6 September 2003
From: email@example.com Vanessa
Q: In a recent visit to the National Portrait Gallery in London I was
delighted to spot your portrait by Clive Smith. Aside from this one and
the one by David Hockney are there any other paintings of you? What is it
like having your portrait painted?
A: During the Broadway run of
Dance of Death in 2001, I sat over 40 hours
for Clive Smith in my Westside apartment overlooking Central Park, for his
portrait commissioned by the National Portrait Gallery after his winning
their BP Portrait competition the previous year. His original plan to
reveal my slouching on a deep, white sofa with my playscript at my knees,
got drastically cut down he literally cut the canvas to size for the
finished painting, now more of a close-up. The skin texture is cleverly
captured in the oils Smith is famous for his skin. I think his portrait
of me looks like what I felt like, reclining for 40 hours on the sofa you
|I have turned down a few chances to be painted and photographed because
I don't enjoy sitting still for long periods. Clive was generous with tea
breaks. And I'm glad to be on the walls of one of my favourite galleries.
(Left: Ian McKellen by Clive Smith, oil on canvas 13 1/4
in. x 8 1/8 in.,
Portrait Gallery, London)
Q: Seeing as Hollywood has woken up to the tremendous talent you possess -
a talent that has bewitched me from that day at school when I 'forced' to
watch Trevor Nunn's Macbeth - I was (vainly) hoping you might use your
influence to suggest my dream project to those movie moguls you deal with. The life, and background to it, of Leonardo da Vinci has fascinated me
since I was a child. In my very humble opinion it would make a wonderful
piece of dramatic art, and a gloriously rich piece of cinema. I can think
of no living actor who could play the adult Leonardo other than yourself.
A: I hope you saw Mark Rylance as Leonardo on British TV recently. I
didn't unfortunately. Other memorable Leonardos include Frank
Langella (1983), Richard Ainley (1943), and John Glover (1991)
Q: Is there any 'official' way to get, purchase, obtain, acquire, procure,
buy or steal (only kidding!) a photo of you? I mean a photo of you as you
(not Gandalf, Magneto, James Whale, Richard II, etc, etc,etc).
A: Well ask the webmaster but can't you download something from the
galleries? We don't sell pictures (though some cinefan shops do).
[Webmaster's note: The National Portrait Gallery sells prints of the Clive Smith
Click here. Also, we often have drawings to give away signed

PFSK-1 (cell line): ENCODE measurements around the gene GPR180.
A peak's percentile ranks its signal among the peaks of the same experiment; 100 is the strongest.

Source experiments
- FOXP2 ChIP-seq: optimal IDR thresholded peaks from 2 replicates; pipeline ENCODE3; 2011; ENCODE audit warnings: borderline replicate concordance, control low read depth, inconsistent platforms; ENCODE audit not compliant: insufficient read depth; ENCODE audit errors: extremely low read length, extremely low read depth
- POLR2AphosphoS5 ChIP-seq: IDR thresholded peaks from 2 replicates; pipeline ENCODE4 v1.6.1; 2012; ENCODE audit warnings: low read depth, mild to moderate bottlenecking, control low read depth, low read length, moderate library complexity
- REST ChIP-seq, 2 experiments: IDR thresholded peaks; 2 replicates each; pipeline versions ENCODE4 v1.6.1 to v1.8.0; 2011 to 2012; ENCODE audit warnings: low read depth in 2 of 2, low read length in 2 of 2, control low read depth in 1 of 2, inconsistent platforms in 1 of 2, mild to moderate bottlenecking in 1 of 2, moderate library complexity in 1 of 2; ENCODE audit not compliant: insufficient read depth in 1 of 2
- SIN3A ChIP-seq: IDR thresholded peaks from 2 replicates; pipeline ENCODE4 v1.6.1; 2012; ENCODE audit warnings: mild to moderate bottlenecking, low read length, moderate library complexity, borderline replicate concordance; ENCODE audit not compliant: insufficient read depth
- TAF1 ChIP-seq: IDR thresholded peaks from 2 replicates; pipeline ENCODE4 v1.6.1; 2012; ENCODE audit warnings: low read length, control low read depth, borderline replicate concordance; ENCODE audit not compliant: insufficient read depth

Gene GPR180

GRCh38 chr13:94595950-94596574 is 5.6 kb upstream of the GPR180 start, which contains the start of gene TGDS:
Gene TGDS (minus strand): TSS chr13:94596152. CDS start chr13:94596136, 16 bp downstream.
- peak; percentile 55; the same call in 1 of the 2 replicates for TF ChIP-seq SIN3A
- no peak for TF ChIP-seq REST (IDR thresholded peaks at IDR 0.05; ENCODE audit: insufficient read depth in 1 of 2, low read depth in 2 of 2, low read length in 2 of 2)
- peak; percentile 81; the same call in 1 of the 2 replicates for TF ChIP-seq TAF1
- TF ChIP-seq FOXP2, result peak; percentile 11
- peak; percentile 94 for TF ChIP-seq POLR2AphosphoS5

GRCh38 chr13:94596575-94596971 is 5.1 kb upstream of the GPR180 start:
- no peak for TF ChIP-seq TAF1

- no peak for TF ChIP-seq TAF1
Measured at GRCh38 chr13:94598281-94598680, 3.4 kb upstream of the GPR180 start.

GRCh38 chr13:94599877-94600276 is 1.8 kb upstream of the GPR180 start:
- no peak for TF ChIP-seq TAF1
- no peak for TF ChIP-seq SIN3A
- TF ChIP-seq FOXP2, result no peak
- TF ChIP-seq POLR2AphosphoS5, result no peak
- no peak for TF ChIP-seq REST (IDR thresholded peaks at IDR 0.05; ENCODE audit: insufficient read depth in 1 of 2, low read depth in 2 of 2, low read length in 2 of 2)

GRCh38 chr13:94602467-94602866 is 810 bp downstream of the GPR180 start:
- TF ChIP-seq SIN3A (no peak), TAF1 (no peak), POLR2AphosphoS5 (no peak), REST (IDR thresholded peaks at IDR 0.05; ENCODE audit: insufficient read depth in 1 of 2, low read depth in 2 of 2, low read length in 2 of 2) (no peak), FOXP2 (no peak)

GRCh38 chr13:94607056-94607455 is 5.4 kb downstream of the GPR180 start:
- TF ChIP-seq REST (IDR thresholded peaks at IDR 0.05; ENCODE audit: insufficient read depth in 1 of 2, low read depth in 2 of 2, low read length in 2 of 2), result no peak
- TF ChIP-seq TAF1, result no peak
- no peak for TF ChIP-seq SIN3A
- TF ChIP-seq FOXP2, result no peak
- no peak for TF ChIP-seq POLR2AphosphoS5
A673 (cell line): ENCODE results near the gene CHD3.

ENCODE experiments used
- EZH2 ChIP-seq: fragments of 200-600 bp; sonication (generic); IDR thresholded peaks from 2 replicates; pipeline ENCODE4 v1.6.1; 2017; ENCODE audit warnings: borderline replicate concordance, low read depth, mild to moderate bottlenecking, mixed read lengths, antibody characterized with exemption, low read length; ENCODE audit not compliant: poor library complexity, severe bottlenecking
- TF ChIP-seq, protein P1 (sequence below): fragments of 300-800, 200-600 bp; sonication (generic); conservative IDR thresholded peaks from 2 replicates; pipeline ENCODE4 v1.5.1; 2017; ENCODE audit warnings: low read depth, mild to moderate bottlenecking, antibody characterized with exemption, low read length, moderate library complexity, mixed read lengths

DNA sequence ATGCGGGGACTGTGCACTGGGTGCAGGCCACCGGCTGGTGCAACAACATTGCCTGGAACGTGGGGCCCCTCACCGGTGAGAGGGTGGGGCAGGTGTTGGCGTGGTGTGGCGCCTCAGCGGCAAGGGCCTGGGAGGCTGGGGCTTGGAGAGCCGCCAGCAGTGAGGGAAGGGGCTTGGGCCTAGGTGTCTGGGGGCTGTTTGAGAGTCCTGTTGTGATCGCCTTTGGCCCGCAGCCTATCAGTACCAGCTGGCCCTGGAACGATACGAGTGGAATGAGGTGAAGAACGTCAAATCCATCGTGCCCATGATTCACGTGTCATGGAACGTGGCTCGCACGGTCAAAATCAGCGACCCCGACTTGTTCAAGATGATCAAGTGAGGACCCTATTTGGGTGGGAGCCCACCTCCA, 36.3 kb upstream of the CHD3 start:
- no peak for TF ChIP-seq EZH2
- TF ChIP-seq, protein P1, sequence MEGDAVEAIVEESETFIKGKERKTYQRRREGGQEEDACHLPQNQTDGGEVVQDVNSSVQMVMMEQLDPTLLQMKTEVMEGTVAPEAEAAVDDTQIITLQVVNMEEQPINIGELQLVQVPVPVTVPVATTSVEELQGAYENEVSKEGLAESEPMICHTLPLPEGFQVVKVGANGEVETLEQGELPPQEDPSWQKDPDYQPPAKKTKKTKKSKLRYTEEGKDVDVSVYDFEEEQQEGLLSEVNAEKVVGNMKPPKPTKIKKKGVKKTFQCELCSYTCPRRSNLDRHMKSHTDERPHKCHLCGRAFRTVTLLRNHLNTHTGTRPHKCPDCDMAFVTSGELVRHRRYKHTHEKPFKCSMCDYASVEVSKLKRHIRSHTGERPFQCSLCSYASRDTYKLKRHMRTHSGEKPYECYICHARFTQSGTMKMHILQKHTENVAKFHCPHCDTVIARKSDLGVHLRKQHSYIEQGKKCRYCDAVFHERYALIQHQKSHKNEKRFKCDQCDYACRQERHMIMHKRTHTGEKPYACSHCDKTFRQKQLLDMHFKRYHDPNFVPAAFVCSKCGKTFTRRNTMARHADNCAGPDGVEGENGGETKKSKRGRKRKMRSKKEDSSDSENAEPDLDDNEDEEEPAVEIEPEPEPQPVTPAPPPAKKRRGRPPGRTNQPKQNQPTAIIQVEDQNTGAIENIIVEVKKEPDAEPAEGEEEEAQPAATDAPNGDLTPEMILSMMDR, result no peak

photos. Click here.]
Q: God evening, before I write you a letter one question, do you speak
A: Nein. Sorry.
Q: Hello! Just wanted to ask if Emile is going to be released
internationally or is it just going to be in Canada...
A: Emile will certainly be released outside its native Canada, although I
expect an early outing at this year's Toronto Film Festival. I nipped over
for less than a day (18 May) to this year's Cannes Film Festival, where
Emile was on the front page of the Hollywood Reporter's celebratory
edition and where I was guest of honour on the beach of La Croisette,
hosted by the ever-generous Hollywood Reporter. Stealthily in this and
other ways Emile's producers are introducing the film to
distributors worldwide, although don't expect an official release until
Ian McKellen arrives in Cannes, May 2003, greeted by committee sent by
In Toronto for Emile, 6 September 2003
Photo by Mike Cassese for Reuters
BOWLING FOR COLUMBINE
Q: Do you get to go to the cinema much these days? And if you do, what is
your local? I am kind of hoping you will say The Filmworks Greenwich as
this establishment is owned by UCI and I am an employee of the company .
Plus if you have, what is the most recent film you have seen? And did you
A: My local at the end of my street is the UCI cinemas on the
Isle of Dogs. The film I saw most recently, reduced for a miniature video
on British Airways, was Bowling for Columbine, Michael Moore's
Oscar-winning exposÃ© of guns in USA with an appearance by Charlton Heston
where it's hard to say whether he is acting or not: either way, Highly
From: firstname.lastname@example.org Angela
Q: I have become an admirer, not only of your theatrical intelligence and